Parts of the highway between Blenheim and Nelson will have safety barriers as part of a $289 million investment in the top of the south's transport, which could also see speeds dropped along a notorious stretch of Marlborough road.
Waka Kotahi NZ Transport Agency has announced it will inject millions into Marlborough over the next three years in a bid to fix roads, reduce deaths and improve public transport. It's part of the agency's $24.3 billion programme for the next three years, announced on Tuesday.
Median - or safety - barriers were signalled as the next big safety project for State Highway 6 between Blenheim and Nelson, almost a year after its speed limits were slashed from 100kmh to as low as 60kmh.
The wire barriers reduce the risk of head on collisions, which were more likely to be fatal, helping the government reach its goal of having zero road deaths in New Zealand.
Waka Kotahi did not disclose where along the highway the barriers would be installed, but funding tables showed the project would take place before next July and cost $249,700.
Waka Kotahi also decided it would review speed limits along the twisting road separating Blenheim and Seddon after the region's transport committee complained the stretch had been overlooked for funding, again, despite years of appeals.
Eighteen fatal crashes had occurred on the road separating the two towns over the last 20 years, including four deaths last year. Ward man Damian Pollock, Seddon men Ross Wallace and Geoffrey Hough, and Blenheim man Lloyd Sydney Yorke died on the road within the space of a month.
Waka Kotahi labelled the review an investment "highlight".
Regional transport committee chair Francis Maher agreed, saying that section was "crying out for a speed reduction".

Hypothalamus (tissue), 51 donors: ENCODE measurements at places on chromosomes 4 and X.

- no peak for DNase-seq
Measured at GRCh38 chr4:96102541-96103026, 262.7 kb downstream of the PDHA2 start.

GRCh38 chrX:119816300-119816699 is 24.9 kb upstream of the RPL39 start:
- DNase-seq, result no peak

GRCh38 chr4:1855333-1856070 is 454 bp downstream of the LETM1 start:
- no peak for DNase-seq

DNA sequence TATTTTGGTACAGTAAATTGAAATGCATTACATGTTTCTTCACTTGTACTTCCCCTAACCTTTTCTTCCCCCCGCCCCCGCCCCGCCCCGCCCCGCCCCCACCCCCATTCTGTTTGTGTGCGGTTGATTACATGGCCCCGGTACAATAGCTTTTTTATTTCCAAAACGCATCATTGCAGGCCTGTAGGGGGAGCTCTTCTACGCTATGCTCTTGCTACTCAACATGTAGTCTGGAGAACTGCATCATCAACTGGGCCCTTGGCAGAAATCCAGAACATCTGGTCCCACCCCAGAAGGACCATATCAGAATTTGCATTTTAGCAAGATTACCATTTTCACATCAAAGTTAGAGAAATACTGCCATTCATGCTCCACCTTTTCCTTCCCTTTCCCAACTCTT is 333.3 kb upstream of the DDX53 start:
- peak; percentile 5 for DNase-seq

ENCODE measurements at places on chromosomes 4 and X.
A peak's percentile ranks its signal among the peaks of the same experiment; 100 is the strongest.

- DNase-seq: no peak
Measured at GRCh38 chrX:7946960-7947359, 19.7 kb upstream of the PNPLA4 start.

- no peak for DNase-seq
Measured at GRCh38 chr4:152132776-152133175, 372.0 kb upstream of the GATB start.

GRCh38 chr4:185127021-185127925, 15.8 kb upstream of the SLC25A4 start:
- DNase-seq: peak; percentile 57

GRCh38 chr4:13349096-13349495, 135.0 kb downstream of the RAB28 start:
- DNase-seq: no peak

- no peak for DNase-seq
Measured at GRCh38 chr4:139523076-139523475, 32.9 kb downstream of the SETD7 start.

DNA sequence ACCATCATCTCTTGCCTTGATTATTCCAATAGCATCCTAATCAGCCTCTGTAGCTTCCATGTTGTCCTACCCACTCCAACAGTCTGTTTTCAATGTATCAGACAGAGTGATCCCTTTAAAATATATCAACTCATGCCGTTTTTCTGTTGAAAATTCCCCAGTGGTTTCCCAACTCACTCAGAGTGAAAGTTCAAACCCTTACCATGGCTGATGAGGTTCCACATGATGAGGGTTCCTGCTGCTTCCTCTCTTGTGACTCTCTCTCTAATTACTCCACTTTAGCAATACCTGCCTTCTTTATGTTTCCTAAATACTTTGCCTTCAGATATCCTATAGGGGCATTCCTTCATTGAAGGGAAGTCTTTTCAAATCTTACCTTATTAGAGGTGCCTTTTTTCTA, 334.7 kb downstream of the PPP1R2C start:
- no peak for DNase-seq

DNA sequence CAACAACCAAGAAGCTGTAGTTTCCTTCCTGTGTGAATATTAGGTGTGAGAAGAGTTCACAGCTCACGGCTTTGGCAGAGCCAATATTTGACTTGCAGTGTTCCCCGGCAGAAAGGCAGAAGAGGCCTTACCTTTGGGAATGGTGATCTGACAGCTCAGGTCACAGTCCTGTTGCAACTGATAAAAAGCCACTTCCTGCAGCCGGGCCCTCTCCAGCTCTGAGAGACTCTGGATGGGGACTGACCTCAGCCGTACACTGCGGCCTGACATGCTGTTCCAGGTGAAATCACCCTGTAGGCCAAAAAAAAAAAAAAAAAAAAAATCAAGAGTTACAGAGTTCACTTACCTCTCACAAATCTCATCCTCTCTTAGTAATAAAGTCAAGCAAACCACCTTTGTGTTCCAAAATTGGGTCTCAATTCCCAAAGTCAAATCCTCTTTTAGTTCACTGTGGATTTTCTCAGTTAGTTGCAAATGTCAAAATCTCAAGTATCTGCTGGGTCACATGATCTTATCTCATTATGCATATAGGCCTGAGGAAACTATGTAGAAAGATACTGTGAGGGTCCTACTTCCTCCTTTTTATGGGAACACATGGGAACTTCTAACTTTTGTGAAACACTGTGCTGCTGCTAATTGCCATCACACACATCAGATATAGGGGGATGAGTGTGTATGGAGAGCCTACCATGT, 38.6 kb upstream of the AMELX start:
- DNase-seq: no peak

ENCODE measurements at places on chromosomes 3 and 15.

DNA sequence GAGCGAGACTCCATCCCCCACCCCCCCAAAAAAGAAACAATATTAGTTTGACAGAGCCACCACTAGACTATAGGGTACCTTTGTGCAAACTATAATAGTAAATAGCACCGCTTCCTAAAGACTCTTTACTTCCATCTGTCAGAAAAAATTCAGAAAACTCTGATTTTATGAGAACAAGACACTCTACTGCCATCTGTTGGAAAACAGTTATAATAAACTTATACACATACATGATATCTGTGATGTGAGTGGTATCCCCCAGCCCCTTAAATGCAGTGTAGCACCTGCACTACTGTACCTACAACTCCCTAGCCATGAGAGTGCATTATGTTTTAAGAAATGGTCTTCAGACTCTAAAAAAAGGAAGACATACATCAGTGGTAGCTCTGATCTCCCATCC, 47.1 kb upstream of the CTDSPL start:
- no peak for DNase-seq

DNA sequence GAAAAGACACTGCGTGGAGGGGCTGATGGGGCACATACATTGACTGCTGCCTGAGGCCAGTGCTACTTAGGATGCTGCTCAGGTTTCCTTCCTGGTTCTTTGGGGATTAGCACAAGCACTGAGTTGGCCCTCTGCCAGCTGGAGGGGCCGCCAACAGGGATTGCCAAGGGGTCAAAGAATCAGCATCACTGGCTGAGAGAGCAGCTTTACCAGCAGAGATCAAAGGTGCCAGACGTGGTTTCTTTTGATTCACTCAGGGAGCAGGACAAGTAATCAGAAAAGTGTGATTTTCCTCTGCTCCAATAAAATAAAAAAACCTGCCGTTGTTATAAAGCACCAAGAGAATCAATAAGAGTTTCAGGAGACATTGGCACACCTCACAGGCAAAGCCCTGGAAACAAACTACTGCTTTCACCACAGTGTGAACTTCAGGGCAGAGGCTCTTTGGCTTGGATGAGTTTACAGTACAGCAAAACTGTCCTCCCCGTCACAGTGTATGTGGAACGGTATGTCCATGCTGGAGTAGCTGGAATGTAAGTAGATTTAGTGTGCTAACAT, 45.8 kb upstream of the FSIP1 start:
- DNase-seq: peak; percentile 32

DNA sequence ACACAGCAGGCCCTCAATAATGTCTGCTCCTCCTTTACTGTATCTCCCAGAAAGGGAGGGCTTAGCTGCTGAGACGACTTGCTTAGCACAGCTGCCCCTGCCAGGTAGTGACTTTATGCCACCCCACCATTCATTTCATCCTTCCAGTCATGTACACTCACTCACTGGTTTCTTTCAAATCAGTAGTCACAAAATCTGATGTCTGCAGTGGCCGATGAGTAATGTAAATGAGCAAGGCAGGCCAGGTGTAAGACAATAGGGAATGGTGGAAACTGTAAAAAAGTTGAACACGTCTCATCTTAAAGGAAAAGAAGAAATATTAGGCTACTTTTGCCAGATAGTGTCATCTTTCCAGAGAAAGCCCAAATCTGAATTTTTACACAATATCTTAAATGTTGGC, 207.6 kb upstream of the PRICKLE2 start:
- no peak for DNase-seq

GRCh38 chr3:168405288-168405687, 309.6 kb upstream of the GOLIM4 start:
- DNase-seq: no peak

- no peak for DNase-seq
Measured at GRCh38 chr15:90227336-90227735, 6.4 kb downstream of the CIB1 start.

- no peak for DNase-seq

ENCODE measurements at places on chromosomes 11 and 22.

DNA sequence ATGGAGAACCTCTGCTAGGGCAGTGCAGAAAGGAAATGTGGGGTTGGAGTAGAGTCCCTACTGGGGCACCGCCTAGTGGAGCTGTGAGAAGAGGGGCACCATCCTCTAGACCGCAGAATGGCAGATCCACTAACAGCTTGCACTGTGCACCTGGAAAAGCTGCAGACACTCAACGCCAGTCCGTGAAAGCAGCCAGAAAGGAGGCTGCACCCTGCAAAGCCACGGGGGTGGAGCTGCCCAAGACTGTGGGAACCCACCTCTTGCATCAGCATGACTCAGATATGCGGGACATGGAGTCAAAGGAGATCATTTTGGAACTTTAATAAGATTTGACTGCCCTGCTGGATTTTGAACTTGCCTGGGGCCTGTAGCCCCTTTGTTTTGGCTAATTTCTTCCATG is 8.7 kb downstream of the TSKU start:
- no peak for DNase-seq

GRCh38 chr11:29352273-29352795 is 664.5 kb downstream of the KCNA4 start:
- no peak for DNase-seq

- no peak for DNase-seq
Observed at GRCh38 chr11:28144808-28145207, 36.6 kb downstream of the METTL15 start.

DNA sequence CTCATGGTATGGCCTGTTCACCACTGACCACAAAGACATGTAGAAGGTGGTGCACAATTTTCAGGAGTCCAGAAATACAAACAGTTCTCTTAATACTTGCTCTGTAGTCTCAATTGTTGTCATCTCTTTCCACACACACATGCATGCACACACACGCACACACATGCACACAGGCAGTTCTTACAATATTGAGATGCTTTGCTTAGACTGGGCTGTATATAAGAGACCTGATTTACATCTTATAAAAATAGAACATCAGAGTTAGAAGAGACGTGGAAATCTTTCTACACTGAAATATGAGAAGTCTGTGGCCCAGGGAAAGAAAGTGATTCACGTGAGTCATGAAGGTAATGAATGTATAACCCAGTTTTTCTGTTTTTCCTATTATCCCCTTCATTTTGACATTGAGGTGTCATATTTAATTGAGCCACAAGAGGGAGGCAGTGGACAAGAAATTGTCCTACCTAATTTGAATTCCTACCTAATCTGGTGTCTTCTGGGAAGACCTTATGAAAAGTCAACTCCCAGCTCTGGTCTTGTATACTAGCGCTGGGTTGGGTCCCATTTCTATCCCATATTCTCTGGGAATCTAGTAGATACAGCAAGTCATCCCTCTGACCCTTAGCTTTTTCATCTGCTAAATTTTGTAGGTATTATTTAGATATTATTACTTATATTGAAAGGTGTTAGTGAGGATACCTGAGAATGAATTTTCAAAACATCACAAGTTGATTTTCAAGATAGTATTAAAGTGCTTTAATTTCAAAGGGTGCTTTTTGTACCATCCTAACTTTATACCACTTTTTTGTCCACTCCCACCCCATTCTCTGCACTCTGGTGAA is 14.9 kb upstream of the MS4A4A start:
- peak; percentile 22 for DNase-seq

"It's a glaring road that needs to be dealt with, not just because of the fatalities, but because it's obviously a more nasty road as soon as you come out of Blenheim," he said.
Maher had previously said that vehicles had a "high probability" of plummeting off one part of the road, Weld Pass, in a crash, especially given the road's tight bends.
"There's no doubt that speed restrictions reduce the likelihood and severity of serious accidents and death."
He also supported Waka Kotahi's decision to put down wire barriers on SH6, especially at St Leonards Rd, an intersection along the road, where barriers had previously been mooted.
"That piece of road is only going to see more traffic in the coming years ... but, of course, there's an ample number of places between here and Nelson to put down those barriers."
Waka Kotahi told the regional transport committee last December that SH6's passing lanes were being reviewed, although there was no funding available to create changes.
Marlborough Mayor John Leggett said he welcomed "any spend" within the region, but especially ones that reduced the number of deaths and serious injuries on local roads.
"The Blenheim to Seddon project has been on books across the top of the south for a number of years and it's very heartening to see that it's going forward. But, the devil will be in the detail as to the actual amount that is set aside, and what actually falls out of the speed limit review," Leggett said.
"It will also be interesting to see the installation of median barriers used as a solution on State Highway 6. Obviously it's worked in other regions and keep traffic flows separated."
Waka Kotahi said of the $289 million investment announced for the top of the south on Tuesday, more than $212 million would go on maintaining local roads and state highways, with $31 million for improvements.
MARLBOROUGH ROADING INVESTMENTS:
- Speed review on SH1, Blenheim to Seddon
- Speed review on SH63, Renwick to Maruia
- Median barriers on SH6, Blenheim to Nelson
- Support for the Whale Trail, between Picton to Kaikōura
- Support for Picton's ferry terminal project, Picton
- Train track re-railing, between Picton and Spring Creek
Local Democracy Reporting is a public interest news service supported by RNZ, the News Publishers' Association and NZ On Air.